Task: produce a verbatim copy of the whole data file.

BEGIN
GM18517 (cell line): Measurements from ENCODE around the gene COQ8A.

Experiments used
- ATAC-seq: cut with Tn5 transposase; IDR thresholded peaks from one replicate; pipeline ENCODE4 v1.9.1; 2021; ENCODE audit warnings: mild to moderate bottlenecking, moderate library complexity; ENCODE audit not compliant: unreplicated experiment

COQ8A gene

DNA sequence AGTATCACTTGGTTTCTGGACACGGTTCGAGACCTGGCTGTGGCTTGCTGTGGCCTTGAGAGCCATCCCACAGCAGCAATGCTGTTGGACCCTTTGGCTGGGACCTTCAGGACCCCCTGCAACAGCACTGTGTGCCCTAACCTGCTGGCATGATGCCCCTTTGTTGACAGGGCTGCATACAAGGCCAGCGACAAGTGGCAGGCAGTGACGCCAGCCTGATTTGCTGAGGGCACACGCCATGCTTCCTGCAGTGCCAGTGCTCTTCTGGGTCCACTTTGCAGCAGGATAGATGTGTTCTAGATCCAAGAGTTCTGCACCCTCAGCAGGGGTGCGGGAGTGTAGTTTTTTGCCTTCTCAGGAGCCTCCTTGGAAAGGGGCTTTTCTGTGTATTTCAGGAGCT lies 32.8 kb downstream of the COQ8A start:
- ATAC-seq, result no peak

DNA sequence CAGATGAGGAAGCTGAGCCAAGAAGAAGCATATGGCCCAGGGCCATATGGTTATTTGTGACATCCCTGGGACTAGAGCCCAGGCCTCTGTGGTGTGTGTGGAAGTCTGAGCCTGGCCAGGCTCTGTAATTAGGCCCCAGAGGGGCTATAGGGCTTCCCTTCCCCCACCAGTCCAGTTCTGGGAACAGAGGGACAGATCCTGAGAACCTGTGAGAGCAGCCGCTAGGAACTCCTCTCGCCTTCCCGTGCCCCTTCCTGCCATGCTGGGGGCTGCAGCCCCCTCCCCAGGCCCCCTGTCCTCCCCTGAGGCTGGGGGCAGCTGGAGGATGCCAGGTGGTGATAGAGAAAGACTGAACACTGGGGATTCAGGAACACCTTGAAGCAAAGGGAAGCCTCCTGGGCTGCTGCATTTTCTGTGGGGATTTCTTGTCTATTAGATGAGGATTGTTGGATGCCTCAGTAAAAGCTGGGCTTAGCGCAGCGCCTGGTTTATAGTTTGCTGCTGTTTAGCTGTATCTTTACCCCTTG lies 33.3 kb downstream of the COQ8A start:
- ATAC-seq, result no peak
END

GM18517 (cell line): Measurements from ENCODE around the gene COQ8A.

Experiments used
- ATAC-seq: cut with Tn5 transposase; IDR thresholded peaks from one replicate; pipeline ENCODE4 v1.9.1; 2021; ENCODE audit warnings: mild to moderate bottlenecking, moderate library complexity; ENCODE audit not compliant: unreplicated experiment

COQ8A gene

DNA sequence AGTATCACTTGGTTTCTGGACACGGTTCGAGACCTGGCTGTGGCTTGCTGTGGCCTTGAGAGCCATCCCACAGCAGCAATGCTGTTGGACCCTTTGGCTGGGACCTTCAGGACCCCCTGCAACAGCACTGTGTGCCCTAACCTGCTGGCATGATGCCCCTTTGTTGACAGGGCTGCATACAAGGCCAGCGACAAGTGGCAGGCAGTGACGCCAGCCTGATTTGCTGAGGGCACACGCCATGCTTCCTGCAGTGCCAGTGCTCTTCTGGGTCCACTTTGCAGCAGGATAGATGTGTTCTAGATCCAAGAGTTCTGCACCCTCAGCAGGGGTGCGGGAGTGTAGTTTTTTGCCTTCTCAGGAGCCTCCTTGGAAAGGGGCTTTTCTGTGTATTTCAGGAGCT lies 32.8 kb downstream of the COQ8A start:
- ATAC-seq, result no peak

DNA sequence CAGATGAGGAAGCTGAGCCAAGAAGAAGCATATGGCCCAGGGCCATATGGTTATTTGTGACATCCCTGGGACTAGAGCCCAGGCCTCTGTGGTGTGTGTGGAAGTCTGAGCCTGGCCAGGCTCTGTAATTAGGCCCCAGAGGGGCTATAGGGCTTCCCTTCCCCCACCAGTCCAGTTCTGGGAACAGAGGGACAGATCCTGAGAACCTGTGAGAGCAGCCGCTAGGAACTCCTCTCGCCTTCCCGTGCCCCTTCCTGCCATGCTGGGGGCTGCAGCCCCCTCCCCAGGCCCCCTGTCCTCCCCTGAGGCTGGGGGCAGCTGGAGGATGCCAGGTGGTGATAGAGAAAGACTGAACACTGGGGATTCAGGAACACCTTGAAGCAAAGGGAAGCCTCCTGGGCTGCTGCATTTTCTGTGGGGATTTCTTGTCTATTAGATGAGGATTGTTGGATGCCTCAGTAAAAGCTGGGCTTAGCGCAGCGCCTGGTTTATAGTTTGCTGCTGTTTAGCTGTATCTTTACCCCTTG lies 33.3 kb downstream of the COQ8A start:
- ATAC-seq, result no peak